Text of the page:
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Child and teen obesity is a growing problem, and the latest trend in treatment methods is bariatric surgery. But, as NPR reports today, many insurance companies won’t cover weight loss surgery for teens. But for all the outrageous exemptions that insurance companies make, I have to say: I don’t think this is one of them. Why should insurance companies cover a high-risk surgery that has questionable effectiveness for teens…many of whom probably haven’t had adequate time to test whether nutrition and exercise could work?

NPR reports that many private insurance companies frequently decline the $20,000 procedure because of risk and unproven effectiveness, but Medicaid and the Children’s Health Insurance Program (CHIP) is more likely to cover it:

If kids are covered by Medicaid or CHIP, the Children’s Health Insurance Program, “We know they’re covered in Texas,” says Trish Walters-Salas, a nurse case manager who handles insurance authorizations for the adolescent bariatric surgery program at Texas Children’s Hospital in Houston. “But if it’s commercial insurance, it’s employer-driven and it’s based on what the employer has selected for employees.”

But weight loss surgery champions will sometimes “get around” insurance policies or pressure companies into covering the surgery, according to NPR:

At some companies, bariatric surgery may be specifically excluded for anyone under age 18, says Walters-Salas, the Texas nurse. If that’s the case, “then forget it,” she says. “But if it’s simply not a covered benefit, there are ways to get around it.”

Walters-Salas is quick to pick up the phone to call decision-makers, whether it’s the medical director at an insurance company or a corporate executive, to persuade them to cover the surgery.

She called the president of a company once to lay out a case for covering the surgery in a 15-year-old. “I said, ‘Here’s what we’re up against,’ ” she remembers. “This child is not going to make it to her 20th birthday.’”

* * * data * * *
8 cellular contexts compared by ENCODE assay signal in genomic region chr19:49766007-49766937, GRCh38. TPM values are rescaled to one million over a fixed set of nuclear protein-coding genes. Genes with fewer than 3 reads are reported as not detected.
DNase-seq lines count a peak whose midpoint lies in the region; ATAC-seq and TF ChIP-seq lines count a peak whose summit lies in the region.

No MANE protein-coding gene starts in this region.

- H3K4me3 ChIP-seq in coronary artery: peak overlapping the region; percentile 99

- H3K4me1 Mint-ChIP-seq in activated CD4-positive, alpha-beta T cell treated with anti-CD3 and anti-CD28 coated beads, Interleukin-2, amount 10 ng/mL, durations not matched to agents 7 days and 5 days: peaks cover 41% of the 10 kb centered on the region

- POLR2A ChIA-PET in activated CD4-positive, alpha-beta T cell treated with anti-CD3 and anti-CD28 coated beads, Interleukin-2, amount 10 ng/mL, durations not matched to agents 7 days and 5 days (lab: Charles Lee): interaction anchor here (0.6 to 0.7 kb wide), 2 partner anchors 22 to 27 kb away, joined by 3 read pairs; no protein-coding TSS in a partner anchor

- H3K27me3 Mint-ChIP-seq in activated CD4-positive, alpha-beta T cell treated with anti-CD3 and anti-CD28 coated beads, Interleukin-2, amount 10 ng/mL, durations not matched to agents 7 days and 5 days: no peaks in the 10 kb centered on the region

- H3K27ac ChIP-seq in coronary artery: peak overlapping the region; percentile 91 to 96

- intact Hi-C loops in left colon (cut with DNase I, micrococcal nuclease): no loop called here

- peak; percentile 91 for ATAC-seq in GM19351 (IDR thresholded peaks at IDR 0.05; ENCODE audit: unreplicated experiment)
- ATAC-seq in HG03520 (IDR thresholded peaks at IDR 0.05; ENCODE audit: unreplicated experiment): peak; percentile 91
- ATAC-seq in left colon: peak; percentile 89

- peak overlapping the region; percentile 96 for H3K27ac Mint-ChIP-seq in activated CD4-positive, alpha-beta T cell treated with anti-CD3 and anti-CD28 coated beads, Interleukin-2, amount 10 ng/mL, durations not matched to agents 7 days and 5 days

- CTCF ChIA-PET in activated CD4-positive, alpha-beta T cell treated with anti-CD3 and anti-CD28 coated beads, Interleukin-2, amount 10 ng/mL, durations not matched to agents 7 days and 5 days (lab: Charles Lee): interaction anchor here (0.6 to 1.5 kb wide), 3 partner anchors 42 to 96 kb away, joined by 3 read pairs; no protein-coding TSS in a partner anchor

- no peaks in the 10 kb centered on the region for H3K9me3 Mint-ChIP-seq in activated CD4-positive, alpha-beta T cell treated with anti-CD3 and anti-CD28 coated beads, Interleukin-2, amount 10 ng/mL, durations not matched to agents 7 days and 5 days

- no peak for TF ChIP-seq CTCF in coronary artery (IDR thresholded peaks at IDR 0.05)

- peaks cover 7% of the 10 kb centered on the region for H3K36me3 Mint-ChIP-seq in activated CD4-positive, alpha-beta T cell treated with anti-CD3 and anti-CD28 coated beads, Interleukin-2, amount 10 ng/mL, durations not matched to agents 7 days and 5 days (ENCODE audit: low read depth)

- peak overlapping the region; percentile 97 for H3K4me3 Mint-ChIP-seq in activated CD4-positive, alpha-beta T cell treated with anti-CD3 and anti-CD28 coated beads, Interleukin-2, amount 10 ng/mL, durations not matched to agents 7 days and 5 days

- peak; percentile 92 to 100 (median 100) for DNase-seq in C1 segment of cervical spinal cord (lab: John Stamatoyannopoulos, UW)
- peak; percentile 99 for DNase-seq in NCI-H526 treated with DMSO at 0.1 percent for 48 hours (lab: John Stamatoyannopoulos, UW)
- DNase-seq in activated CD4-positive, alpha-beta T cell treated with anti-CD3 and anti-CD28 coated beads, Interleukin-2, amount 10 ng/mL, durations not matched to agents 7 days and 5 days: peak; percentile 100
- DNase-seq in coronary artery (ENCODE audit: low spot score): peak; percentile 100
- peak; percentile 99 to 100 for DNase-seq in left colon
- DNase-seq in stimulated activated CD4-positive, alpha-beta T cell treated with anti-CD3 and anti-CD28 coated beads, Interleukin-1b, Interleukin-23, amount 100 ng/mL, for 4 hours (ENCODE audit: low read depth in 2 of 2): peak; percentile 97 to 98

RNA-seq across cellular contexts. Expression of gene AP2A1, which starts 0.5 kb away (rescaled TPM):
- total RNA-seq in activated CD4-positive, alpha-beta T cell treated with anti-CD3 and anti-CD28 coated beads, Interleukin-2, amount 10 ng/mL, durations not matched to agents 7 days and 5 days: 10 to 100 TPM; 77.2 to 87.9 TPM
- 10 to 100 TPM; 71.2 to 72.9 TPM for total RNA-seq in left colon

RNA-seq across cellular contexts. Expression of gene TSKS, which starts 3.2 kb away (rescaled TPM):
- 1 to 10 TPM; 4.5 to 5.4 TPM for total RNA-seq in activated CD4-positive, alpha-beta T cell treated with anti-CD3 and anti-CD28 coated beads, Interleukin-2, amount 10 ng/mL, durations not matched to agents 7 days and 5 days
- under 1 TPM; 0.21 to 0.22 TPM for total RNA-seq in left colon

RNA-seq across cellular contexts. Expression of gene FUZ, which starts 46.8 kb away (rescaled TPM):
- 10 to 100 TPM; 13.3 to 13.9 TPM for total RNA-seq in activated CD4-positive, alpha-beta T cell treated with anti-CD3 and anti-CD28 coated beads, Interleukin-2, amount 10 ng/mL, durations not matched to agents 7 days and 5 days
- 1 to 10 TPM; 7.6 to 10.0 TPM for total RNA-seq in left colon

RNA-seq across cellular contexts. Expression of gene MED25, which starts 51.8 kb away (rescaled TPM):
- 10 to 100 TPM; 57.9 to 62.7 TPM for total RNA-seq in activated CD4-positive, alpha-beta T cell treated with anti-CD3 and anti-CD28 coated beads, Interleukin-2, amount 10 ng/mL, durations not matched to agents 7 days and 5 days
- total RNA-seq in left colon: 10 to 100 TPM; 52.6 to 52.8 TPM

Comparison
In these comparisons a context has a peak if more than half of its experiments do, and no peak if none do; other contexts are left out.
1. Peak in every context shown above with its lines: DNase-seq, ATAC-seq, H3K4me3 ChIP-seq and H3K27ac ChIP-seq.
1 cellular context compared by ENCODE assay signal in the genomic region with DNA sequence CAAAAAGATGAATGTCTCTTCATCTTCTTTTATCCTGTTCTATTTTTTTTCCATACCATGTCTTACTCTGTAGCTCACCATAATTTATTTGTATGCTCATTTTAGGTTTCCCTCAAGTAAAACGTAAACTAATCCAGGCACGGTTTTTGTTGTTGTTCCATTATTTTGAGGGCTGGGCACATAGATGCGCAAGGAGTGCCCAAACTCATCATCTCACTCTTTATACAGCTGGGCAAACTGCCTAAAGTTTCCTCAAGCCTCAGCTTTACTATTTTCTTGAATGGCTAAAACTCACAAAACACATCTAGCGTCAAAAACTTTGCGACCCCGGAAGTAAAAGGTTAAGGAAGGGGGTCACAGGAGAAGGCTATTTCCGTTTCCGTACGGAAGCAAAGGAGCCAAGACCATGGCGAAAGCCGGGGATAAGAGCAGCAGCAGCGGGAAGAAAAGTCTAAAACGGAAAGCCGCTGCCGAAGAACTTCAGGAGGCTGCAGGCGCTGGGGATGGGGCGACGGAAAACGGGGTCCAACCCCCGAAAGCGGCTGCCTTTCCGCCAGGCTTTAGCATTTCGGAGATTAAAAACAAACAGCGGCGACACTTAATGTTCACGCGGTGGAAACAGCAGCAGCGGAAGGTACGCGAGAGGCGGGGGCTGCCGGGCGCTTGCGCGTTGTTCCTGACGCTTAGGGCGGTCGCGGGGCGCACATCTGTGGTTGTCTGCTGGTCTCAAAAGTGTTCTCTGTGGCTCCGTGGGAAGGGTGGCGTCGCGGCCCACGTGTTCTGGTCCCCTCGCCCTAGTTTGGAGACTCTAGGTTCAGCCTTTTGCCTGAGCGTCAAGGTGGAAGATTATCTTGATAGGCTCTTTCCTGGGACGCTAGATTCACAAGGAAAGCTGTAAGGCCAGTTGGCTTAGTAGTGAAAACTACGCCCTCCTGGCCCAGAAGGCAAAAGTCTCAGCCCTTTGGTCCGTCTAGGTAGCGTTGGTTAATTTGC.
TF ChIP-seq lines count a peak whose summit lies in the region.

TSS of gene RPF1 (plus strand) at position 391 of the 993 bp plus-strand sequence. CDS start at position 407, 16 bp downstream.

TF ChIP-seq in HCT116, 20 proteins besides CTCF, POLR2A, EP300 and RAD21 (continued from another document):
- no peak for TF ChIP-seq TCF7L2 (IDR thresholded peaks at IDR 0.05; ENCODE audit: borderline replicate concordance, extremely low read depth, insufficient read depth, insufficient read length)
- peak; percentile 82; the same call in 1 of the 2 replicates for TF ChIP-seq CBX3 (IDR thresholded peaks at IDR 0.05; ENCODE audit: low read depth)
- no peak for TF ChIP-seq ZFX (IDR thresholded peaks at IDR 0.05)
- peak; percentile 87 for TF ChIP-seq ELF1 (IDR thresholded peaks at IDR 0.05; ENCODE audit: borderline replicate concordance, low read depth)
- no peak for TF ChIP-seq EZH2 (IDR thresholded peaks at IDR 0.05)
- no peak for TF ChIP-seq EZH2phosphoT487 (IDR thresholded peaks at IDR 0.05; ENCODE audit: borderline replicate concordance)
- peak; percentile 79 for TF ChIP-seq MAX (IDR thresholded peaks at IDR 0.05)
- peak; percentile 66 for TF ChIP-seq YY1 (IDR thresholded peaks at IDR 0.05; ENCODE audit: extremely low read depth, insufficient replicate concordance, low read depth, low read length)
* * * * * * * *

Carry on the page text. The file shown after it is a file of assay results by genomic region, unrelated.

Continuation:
The hard sell worked. She tells parents who think their child needs surgical help to keep pushing. “Sometimes people give up too soon,” she says.

I know: Not all obesity is caused by overeating and lack of exercise. And for some, bariatric surgery could be a life-saving, last-ditch effort that insurance companies should cover. But teens aren’t even finished growing, and researchers don’t seem to be finished determining how effective—or safe—weight loss surgery is for kids under 18. And it seems to me that if child and teen obesity is getting to the point where insurance coverage on surgery is a common concern, then doctors and nurses should be pounding down the doors of executives at fast food companies, or the government officials who just declared pizza a vegetable in school cafeterias?

It’s sad that we’ll worry over who should pay for expensive surgeries, when it’s hard to get anyone to give a damn about preventing child and teen obesity to begin with. If Medicaid, CHIP, and private insurance companies put the same money towards teaching kids the importance of a whole foods-based diet and exercise, I doubt they’d be nearly as worried about who should pay for the new trend in teen weight loss surgery.


Posted 11:53 AM

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